If you fly into Tongatapu’s International Airport (and you most likely will), both cellphone companies have booths directly within sight as you exit the airport. The staff speak excellent English, and will be able to help you choose the right plan.
The other international airport in Tonga is in Vava’u, and the situation is much the same. You’ll find U-Call and Digicel booths beside the airport, where you can buy a SIM card within a few minutes.
You’ll need to have a form of ID with you, which shouldn’t be a problem if you’re grabbing a card upon arrival. If not, remember to take your passport when you buy one.
Outside of the airports, there are plenty of providers that offer SIM cards for sale. Just look for the Digicel or U-Call branding while you’re walking around.
Prepaid SIM and eSIM Costs
When I visited, SIM cards were priced at 5 TOP ($2.20 USD) for both U-Call and Digicel. 5GB of data valid for two weeks cost 15 TOP ($6.60) with U-Call, and I added 10 TOP ($4.40) for enough credit to make a few domestic phone calls.
You can also buy bundles that include call, text, and data, although they may not be as good value for most tourists unless you plan to make a lot of calls. As an example, it was 30 TOP for 2GB of data, 1000 minutes, and 1000 SMS, valid for a month.
No matter how you do it, it’s definitely worth getting some call credit with your SIM. Many guesthouses are fully offline, so you’ll need to call them to make a reservation, etc.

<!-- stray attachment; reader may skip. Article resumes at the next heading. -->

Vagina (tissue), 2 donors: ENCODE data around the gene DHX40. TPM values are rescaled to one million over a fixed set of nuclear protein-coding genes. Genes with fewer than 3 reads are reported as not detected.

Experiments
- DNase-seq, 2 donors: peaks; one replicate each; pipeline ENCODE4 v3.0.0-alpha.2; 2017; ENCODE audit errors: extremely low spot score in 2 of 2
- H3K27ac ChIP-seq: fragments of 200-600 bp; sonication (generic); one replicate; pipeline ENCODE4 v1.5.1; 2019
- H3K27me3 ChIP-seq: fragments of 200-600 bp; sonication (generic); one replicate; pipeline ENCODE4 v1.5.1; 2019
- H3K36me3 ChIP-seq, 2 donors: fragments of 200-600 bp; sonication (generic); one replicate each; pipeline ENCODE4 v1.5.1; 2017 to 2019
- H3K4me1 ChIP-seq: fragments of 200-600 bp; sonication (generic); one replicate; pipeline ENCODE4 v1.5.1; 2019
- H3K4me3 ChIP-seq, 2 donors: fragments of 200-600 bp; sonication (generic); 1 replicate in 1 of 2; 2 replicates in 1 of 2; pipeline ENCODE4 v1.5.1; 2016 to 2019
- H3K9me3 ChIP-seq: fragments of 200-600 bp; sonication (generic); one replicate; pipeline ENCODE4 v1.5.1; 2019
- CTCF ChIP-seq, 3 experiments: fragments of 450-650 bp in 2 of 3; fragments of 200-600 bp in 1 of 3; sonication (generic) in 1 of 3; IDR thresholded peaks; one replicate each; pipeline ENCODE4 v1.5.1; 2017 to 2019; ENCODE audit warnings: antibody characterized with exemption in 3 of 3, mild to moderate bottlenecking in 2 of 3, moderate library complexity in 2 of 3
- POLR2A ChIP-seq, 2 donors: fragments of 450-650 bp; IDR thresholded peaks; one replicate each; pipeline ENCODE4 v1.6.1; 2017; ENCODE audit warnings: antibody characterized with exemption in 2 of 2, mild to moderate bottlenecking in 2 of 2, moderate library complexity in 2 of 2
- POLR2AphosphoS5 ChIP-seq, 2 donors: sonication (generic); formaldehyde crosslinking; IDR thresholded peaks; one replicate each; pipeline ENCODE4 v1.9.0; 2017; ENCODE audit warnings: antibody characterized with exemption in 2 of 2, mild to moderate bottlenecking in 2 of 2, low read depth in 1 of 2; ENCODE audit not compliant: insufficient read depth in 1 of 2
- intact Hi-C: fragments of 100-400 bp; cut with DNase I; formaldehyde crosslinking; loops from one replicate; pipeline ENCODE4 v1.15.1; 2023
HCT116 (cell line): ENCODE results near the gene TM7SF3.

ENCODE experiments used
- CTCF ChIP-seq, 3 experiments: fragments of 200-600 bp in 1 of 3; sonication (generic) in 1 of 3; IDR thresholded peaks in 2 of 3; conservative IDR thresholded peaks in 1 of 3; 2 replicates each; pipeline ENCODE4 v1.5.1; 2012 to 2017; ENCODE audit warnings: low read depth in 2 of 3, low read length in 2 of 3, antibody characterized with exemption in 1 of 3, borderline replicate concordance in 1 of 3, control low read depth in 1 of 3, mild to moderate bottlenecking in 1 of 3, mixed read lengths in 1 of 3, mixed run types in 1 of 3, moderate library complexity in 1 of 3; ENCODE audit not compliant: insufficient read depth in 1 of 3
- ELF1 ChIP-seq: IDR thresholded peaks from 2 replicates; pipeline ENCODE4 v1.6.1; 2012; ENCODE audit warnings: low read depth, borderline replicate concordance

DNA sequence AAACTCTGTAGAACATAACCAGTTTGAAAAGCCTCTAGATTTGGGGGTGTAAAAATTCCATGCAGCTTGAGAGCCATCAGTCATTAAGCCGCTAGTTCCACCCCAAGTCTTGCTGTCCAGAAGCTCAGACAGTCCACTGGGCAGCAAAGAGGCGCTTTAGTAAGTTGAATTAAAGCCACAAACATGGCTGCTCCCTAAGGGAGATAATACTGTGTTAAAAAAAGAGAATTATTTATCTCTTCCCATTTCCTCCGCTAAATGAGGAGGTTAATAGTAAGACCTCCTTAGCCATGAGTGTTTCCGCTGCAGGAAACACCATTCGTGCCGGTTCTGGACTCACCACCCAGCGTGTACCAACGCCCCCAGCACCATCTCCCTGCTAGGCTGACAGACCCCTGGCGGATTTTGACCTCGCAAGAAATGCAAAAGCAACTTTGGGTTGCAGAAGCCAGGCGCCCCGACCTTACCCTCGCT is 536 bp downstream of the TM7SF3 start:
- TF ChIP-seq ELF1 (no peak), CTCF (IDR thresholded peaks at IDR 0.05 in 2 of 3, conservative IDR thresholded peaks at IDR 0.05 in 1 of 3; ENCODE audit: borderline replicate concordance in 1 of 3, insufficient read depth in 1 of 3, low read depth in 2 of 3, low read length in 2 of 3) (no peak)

In a country where I came up against Wi-Fi priced at $25 per 500MB of data (or simply not available at all), the data rates with U-Call definitely saved me money and helped me stay connected.
Airalo and aloSIM
As I mentioned, not all eSIM companies offer service in Tonga, and those that do are quite expensive and have near-identical prices. Check the current pricing below and then just go for whichever is cheapest at the time.
We’ve compared many of them in the past, and here’s how the best ones stack up price-wise in Tonga. Nomad has similar pricing to the rest, but offers larger data packages if that’s something you need.
U-Call and Digicel
You can buy credit top-ups pretty much everywhere in Tonga, as long as you’re in a village with a couple of stores. Just look for the U-Call or Digicel branding, or ask around at any general store.
To top up on U-Call, you’ll be given a voucher number to enter when you call 0800 912. With Digicel, you’ll need to enter the voucher number after dialing *121*[voucher code]#.
Airalo and aloSIM
Topping up with either of the travel eSIM companies is done by logging into the website or app. You just select your Tonga eSIM, hit the top-up button, and buy the same package again.
The top-up packs have exactly the same pricing and duration as the original eSIMs: there’s little difference between topping up your current eSIM and buying a new one, other than not having to activate it.
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Coverage and Data Speeds
U-Call coverage was excellent, but data speeds were not. That said, I had at least 2G/EDGE connection everywhere I went, even on small islands, and it was usable most of the time. I was even able to stream videos from Youtube in parts of Tongatapu, ‘Eua, and Vava’u while tethering my laptop to my phone.
Unfortunately, I wasn’t able to accurately measure speeds for 98% of my time in Tonga, as my speed test app continually gave me a “latency test error” message whenever I opened it up.
According to Ookla, this “typically occurs when the server has gone temporarily down.” That seems unlikely, since I received the error multiple times a day throughout my two weeks in the country.
I would compare my results of using U-Call with Digicel, but the coverage map on their website currently links to a map of Jamaica, which is, um, interesting.
Check out our guides to SIM cards and eSIMs in 75+ other countries here.